After all the fuss over its Windows marketing campaign, Microsoft could now be forced to drop its new slogan — all because of a little-known company with an overpunctuated name.

G.ho.st, a company that’s developed a hosted operating system designed to serve as an alternative to Windows, has asked Microsoft to stop using all forms of its “no walls” catchphrase. G.ho.st — which, by the way, does not get easier to type the more you do it — says it’s been using the same phrase for its product since 2007. The company claims Microsoft is violating its trademark.

Microsoft has been pushing the “Life Without Walls” slogan hard since launching its recent campaign, starting with the Gates-Seinfeld ads and progressing to the everyman spots airing now. Could a tiny Israeli startup have the power to shut it down?

The answer, unfortunately, is probably not. Other factors aside, G.ho.st hadn’t actually tried to trademark the phrase until last Tuesday — the same day it sent its notice of violation to Microsoft. Minor oversight there, my period-happy pals.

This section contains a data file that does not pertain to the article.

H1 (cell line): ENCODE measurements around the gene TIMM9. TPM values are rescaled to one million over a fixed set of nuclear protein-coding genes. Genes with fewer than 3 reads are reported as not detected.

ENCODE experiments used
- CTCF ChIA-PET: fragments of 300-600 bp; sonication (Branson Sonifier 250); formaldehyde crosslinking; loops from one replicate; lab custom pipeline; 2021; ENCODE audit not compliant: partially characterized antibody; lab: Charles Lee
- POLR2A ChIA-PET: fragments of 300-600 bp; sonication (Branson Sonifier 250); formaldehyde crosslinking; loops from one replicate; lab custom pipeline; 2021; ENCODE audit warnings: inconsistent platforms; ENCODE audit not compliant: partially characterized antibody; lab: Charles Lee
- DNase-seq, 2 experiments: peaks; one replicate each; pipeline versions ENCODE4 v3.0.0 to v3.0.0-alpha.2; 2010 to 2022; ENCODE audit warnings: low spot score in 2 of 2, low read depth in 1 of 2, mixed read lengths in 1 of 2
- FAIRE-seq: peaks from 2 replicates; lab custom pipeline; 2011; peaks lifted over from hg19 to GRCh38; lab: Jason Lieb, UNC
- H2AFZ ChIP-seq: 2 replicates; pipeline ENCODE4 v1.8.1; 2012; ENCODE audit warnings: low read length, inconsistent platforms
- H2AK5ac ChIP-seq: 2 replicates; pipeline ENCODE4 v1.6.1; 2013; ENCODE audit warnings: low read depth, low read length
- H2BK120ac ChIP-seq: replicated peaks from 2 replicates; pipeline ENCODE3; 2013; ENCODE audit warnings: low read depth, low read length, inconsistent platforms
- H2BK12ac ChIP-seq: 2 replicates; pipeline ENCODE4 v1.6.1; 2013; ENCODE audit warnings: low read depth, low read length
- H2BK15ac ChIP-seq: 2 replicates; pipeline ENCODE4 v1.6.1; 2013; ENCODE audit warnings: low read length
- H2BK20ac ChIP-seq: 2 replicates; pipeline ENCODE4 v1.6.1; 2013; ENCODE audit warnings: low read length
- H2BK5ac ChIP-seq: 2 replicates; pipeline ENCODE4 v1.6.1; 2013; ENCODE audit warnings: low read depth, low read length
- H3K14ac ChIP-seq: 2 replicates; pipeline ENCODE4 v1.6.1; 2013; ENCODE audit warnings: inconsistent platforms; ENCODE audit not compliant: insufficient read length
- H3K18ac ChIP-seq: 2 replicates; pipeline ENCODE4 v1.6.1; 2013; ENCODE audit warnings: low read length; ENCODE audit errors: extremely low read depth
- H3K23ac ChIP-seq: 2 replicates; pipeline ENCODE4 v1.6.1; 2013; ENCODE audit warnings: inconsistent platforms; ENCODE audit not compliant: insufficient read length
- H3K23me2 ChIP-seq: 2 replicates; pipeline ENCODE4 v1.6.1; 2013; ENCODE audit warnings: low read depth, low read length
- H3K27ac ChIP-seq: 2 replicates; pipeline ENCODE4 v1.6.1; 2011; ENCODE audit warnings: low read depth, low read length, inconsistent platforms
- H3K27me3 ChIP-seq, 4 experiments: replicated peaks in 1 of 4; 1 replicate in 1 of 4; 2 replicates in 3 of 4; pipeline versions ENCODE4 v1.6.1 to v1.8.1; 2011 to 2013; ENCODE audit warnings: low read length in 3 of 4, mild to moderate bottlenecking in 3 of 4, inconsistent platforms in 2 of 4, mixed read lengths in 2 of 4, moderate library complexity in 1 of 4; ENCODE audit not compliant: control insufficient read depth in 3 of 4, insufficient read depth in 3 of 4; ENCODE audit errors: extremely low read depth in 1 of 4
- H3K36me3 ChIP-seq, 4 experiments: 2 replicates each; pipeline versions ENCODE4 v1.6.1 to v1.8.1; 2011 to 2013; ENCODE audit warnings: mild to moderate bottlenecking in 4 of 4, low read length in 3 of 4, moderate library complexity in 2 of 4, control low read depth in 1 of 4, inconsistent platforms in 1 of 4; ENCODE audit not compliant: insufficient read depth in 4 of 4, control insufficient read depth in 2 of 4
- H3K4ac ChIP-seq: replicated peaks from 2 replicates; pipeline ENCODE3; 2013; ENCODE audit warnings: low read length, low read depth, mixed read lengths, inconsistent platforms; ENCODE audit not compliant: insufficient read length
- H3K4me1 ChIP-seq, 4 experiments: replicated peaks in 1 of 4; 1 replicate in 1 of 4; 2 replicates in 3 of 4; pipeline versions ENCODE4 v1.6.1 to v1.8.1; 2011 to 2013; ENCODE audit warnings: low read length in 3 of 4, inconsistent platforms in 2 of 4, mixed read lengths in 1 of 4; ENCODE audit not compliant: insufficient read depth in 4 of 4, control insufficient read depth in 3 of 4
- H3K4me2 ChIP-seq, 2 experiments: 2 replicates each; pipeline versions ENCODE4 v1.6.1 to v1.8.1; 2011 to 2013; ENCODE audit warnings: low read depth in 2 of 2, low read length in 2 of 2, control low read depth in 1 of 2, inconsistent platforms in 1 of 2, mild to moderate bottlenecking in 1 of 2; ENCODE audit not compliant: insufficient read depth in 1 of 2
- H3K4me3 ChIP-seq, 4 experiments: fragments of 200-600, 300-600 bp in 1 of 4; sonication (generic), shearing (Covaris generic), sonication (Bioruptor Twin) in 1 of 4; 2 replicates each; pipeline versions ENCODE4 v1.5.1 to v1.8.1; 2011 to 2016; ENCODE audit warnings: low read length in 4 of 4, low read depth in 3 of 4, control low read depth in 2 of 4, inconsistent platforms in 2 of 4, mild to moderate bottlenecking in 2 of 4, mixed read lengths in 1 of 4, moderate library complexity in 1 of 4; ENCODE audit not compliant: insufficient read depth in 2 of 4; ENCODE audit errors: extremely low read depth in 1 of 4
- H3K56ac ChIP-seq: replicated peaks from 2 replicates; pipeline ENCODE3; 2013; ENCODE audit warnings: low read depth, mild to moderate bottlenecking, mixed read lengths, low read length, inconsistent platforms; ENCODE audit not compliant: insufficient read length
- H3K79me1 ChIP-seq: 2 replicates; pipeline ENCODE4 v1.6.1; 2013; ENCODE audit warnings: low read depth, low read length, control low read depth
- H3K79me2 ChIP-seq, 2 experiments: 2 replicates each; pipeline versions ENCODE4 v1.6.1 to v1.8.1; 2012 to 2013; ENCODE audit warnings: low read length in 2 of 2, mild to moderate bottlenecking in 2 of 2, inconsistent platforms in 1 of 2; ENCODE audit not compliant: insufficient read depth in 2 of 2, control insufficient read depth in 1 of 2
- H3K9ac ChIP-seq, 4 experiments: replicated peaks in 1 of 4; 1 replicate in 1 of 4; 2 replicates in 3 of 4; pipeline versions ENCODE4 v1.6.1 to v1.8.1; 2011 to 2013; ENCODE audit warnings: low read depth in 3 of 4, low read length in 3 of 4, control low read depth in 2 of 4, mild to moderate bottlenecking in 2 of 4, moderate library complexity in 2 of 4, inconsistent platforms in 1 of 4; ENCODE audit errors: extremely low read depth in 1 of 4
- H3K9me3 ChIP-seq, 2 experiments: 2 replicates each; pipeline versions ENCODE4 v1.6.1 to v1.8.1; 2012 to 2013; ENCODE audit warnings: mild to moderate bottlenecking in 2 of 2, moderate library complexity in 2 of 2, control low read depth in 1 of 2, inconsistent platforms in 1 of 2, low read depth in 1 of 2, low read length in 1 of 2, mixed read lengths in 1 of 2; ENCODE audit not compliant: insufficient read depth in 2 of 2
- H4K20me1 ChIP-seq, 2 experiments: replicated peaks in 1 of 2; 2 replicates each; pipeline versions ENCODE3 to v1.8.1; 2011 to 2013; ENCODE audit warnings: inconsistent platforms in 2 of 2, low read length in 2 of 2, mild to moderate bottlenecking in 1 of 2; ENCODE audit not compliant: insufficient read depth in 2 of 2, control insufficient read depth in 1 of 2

It’s a shame, too. It would have been amusing to see the company’s demands — which included Microsoft not only dropping all instances of the phrase from its products, but also giving G.ho.st free mentions in all those places and negotiating a “good faith” license to pay off its past use — come to fruition. It doesn’t seem, though, that G.ho.st’s belief that Microsoft took on the phrase to “scare off potential investors in G.ho.st” and to keep G.ho.st’s product from getting “a fair chance in the market place” will be taken too seriously.

Maybe if G.ho.st would have p.ut some mo.r.e punc.tua.tion in its docum.en.ts, they would have made more of a diff.ere.nce. Right now, though, Microsoft’s walls — or lack thereof — don’t look like they’ll be coming down any time soon.

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